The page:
In his novel Queen of Angels, set at the close of 2047, Greg Bear explores the concept of what he calls, “the Country of the Mind”. This, Bear postulates, is the “ground” for all our thoughts. A kind of virtual reality landscape within us where our “big and little selves” – the personality routines which make up the conscious self, and all of the partial personalities and talents which operate alongside and within our primary personality – reside. It is a place that can be shaped and refined by those different aspects of our personality as they variously work together or come into dominance – or conflict with one another.
Where the mind is healthy, and the personalities and talents are integrated, the Country of the Mind can be a place of beauty; but where there is illness or damage, and personalities and talents are in flux or chaos, the Country can be altogether different, the landscape less harmonious, the scenes and images within it more discordant.
Cherry Manga’s Insanity, now open at Per4mance MetaLES may, for some, be an uncomfortable subject. It is an attempt to study the inner workings of a damaged mind; how or why it is damaged – by illness, age, drugs or whatever – isn’t important. The focus is on what occurs within it: the conflicts, confusion, moments of clarity, frustration, and the sense of being somehow broken.
As such it is an intense, sometimes disquieting installation; but it is also deeply compelling, emotive and, at times, quite beautiful.
Set against a bleak, rolling landscape and under a rolling sky, sit a series of vignettes, each striking in its content and message. Some are static, others feature motion while yet others have sections that appear and disappear like shattered – or perhaps unwanted – thoughts. All have their own story to convey – the meaning of which is down to the visitor to interpret. Symbolism is strong here, emotions seep through the landscape and through the pieces (do be sure to have local sounds enabled when visiting).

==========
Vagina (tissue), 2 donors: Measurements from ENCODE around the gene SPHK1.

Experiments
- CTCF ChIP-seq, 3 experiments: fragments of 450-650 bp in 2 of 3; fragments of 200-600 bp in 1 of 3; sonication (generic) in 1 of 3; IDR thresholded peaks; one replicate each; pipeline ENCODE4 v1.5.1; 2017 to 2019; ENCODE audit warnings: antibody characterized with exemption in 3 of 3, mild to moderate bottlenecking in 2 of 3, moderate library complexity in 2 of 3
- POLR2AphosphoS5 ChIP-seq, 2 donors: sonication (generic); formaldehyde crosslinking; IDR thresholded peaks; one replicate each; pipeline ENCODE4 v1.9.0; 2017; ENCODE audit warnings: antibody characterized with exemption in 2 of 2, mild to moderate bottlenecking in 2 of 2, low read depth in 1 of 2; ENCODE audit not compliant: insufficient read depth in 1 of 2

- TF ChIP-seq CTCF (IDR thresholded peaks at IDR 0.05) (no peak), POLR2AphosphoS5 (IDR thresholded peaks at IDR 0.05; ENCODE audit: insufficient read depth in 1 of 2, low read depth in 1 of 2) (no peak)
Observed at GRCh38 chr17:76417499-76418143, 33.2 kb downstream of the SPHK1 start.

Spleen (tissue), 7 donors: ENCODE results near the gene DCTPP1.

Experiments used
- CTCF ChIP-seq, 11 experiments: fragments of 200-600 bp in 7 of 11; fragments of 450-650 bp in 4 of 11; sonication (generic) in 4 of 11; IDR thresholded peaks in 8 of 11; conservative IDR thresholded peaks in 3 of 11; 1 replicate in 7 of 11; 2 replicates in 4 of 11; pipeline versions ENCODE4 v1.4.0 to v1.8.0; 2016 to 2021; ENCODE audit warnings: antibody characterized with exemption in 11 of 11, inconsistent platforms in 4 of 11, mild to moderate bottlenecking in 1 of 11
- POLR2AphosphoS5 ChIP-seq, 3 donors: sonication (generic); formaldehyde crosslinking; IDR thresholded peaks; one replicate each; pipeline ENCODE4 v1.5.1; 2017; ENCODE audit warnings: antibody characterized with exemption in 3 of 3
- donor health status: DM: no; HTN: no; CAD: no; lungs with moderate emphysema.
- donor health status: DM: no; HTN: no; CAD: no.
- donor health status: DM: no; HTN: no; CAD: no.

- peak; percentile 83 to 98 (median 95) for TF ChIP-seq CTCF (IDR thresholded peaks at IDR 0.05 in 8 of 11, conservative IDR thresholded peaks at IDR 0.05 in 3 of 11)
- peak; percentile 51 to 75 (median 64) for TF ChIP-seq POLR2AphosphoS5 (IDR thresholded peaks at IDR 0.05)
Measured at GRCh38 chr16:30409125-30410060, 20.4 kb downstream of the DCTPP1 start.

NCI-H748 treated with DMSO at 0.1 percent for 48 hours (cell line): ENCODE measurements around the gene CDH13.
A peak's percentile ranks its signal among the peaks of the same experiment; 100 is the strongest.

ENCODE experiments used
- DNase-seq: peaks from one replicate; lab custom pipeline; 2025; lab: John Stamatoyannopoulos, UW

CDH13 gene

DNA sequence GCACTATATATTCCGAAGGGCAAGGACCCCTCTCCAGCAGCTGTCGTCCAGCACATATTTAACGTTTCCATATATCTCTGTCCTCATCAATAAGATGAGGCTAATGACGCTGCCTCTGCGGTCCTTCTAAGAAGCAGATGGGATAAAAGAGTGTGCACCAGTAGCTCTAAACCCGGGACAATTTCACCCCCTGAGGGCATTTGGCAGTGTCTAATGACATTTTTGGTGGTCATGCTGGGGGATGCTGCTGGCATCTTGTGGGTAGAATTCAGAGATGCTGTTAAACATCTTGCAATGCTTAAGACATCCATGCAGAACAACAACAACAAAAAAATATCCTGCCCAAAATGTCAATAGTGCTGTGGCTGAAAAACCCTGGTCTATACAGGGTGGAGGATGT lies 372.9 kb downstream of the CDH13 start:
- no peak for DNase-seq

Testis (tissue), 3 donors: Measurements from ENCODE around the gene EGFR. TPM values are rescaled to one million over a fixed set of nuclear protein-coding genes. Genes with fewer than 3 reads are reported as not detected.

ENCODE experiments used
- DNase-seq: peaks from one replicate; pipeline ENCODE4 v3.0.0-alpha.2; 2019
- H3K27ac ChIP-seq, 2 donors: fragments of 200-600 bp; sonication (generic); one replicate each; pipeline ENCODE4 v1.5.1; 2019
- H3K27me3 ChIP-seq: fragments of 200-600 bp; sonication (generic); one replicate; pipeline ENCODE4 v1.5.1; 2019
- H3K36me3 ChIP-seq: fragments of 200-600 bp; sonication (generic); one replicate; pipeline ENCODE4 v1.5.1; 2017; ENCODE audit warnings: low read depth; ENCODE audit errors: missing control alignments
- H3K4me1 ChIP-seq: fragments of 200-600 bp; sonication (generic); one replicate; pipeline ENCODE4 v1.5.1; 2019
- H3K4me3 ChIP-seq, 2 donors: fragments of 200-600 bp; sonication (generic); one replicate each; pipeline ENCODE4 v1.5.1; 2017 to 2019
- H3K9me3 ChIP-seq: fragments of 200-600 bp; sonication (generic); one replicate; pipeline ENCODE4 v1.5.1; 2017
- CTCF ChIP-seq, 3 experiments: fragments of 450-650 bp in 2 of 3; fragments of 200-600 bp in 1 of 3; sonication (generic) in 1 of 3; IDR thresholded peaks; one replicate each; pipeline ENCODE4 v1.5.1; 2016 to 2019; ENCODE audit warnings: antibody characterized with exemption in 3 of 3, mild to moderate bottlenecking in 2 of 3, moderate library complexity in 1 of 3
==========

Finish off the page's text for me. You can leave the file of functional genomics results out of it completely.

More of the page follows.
To me, Insanity is a powerful visualisation of Bear’s Country of the Mind as it might be manifested by a mind in conflict with itself, and as a visitor, I am cast into the role of therapist, seeking to explore and understand – and, eventually, to help. The various scenes and images presented here seem very much to be the “little selves”, the partial personalities and talents, in disarray, each seeking expression or perhaps the comfort of the control of a primary self. a place where amidst the chaos there is still the memory – or hope – of compassion and love.
Insanity is an evocative piece, haunting and moving at one and the same time. As mentioned towards the top of this piece, it may not sit easy with some – but that doesn’t detract from the fact it is well worth a visit.
- Insanity, Per4ormance MetaLES (Rated: Moderate)